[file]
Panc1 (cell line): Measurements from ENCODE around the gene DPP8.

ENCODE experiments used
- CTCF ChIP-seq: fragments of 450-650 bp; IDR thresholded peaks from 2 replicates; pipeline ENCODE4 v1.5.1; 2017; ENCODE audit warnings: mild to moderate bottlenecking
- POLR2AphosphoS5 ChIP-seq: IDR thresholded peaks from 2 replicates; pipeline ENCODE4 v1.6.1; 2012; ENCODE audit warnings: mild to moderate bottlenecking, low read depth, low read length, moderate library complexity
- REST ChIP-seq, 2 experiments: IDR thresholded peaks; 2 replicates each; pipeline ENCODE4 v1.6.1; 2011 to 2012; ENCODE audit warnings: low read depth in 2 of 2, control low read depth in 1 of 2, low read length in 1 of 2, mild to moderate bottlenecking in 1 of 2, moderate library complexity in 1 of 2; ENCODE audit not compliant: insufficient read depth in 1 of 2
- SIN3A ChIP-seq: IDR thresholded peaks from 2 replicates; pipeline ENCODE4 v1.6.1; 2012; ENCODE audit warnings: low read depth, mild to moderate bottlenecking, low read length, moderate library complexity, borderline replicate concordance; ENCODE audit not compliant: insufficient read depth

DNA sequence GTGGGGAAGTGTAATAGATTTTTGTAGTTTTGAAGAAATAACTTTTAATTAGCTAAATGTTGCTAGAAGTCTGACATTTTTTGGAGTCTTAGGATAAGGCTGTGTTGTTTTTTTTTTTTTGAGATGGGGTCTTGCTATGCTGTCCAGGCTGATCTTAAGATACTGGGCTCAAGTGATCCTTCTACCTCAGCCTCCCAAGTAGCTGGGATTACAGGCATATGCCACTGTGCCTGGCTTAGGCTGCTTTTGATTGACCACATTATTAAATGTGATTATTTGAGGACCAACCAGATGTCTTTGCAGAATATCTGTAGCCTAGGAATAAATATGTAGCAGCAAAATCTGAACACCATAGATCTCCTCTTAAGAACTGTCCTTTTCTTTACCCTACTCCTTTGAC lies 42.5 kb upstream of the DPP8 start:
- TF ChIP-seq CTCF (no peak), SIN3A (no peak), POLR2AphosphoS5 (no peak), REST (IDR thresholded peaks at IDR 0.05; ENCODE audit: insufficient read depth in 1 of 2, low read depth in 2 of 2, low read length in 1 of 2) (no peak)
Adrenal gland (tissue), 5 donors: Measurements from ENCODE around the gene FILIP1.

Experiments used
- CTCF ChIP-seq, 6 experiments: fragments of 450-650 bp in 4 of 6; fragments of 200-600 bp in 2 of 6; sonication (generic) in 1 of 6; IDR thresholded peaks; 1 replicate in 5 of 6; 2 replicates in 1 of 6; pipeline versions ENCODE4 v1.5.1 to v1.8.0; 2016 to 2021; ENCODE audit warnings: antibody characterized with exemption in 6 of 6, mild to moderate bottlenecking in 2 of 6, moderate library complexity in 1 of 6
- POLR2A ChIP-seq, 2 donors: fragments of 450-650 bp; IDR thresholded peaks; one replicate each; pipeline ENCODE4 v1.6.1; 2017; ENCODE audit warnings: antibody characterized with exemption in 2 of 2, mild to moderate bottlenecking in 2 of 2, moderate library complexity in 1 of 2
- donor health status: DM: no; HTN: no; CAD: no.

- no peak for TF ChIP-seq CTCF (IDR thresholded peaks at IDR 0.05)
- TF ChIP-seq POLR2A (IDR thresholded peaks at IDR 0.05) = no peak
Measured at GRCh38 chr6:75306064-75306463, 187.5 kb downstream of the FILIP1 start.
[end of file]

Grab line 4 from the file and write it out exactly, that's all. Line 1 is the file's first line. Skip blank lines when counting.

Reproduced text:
- POLR2AphosphoS5 ChIP-seq: IDR thresholded peaks from 2 replicates; pipeline ENCODE4 v1.6.1; 2012; ENCODE audit warnings: mild to moderate bottlenecking, low read depth, low read length, moderate library complexity